Caspian Tertia

[The Mylene Sheath; 2009]

Styles: instrumental rock
Others: Mogwai, Explosions in the Sky, too many others to list here

Whatever else I may have to say about Caspian, I give the band credit for not self-applying the label “post-rock” when describing their music. If only their critics would show such restraint; of the dozen press clips stacked on the band’s MySpace page, half praise the New England fivesome for their (to quote Rocksound) “emotionally devastating post-rock.” Those of us who were blown away by the violent crescendos of “Like Herod” and “East Hastings” back in the late 90s will have no trouble finding our footing in the soaring guitar solos and crashing cymbal storms of Tertia. But sprawling, wordless instrumentals do not a post-rock album make. As Elliott Sharp astutely pointed out in his review of Do Make Say Think’s Other Truths, post-rock that easily settles into a predictable pattern violates the fundamental concept of an aesthetic that was supposed to defy easy categorization.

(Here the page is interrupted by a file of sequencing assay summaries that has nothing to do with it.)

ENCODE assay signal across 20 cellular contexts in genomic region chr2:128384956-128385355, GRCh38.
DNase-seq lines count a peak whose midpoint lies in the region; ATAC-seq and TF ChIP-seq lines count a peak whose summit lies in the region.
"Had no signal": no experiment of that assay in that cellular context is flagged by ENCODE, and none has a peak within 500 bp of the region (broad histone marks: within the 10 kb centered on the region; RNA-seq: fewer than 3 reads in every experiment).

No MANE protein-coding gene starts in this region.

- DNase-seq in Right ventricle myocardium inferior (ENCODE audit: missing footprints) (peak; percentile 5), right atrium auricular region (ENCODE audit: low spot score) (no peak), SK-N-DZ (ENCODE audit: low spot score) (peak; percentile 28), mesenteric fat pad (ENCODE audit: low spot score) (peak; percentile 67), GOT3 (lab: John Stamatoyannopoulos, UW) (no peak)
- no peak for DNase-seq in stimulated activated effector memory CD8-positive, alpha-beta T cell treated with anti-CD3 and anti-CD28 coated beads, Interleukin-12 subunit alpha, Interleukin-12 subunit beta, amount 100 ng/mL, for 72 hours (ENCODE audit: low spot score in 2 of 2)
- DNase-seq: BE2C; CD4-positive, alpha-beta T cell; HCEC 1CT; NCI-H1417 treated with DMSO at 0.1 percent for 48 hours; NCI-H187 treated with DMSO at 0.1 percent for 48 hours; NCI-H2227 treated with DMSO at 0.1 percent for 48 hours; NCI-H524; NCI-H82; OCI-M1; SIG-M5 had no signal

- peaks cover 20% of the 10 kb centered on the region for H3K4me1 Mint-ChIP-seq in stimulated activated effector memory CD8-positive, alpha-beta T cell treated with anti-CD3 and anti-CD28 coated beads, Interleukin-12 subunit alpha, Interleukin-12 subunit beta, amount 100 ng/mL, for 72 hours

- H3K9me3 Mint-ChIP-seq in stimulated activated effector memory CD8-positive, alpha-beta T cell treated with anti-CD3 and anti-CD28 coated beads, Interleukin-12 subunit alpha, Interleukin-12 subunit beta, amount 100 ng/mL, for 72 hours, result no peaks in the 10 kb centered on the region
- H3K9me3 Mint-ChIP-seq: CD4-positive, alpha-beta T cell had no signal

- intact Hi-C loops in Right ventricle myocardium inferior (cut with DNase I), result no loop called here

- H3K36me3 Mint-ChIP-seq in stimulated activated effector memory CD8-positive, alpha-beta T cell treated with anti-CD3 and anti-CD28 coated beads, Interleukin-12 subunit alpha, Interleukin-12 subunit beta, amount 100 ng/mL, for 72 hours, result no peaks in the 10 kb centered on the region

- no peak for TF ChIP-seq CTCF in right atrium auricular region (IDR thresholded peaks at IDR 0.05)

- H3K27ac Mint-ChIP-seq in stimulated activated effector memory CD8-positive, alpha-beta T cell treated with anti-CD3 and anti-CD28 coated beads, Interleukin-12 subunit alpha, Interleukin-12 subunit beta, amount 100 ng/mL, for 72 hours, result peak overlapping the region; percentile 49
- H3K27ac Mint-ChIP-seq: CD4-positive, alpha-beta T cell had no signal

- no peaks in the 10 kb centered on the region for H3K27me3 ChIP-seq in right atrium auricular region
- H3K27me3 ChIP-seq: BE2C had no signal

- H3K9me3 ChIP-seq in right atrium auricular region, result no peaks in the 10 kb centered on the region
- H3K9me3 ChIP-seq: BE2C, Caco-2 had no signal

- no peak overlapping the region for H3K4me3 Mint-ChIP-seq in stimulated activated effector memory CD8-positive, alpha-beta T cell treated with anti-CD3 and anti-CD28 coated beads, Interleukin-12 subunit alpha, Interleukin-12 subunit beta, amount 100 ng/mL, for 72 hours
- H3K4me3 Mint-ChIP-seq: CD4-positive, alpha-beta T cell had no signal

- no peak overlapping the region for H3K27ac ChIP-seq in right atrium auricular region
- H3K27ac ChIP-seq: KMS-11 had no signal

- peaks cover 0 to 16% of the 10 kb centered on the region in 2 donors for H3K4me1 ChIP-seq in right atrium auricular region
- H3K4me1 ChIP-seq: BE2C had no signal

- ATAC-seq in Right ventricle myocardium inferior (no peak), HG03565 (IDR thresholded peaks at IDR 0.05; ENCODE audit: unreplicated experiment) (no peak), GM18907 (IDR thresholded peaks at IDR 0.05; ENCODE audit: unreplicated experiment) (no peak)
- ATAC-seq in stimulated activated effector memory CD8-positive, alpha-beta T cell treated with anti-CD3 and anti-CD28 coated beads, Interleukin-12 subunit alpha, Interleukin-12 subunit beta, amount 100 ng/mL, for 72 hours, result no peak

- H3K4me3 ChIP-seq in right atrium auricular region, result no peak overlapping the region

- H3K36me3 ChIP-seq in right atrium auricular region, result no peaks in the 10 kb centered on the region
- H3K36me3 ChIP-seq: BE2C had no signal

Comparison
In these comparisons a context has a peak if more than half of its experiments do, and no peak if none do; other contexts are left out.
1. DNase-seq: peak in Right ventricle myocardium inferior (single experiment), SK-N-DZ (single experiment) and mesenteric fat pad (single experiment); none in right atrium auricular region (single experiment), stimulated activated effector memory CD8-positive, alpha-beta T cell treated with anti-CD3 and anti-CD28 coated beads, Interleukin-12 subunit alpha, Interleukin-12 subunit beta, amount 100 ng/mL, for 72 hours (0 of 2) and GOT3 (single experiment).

No, Tertia is unmistakably — and to its credit, unabashedly — a rock album. While the external trappings suggest Godspeed You! Black Emperor, there’s a polish and lack of subtlety that moves Caspian closer to the mainstream. You won’t find any delicate balance between dissonance and delirium here: even the most cacophonous moments in songs like “Malacoda” and “The Raven” feel rehearsed and unspontaneous. Each instrument is carefully compartmentalized: the drums, bass and rhythm guitars laying the foundation; the warm synth-wash in the background; and screaming over the top of it all, the lead guitar, high-pitched and laden with enough reverb to make it sound like a refugee from a U2 jam session. The handful of quieter tracks don’t do much to add variety, either. Album opener “Mie” feels like a glorified intro, while “Epochs in Dmaj” comes off as a less textured interpretation of “Mogwai Fear Satan.”

The album comes packaged with “Tertia-or-Reverie,” a labored, five-page prose-poem by J. Bennet Bonilla. If only some happy medium could be struck — some middle ground between Bonilla’s impenetrable blank verse and the band’s guileless grandiosity — then Caspian might yet impress us. They’re capable enough musicians with a solid sense of melody and pacing. But that’s only a starting point, and in the post-post-rock musical milieu of the early teens, an instrumental rock band can’t keep playing the same cards Explosions in the Sky laid down 10 years ago.

Links: Caspian - The Mylene Sheath

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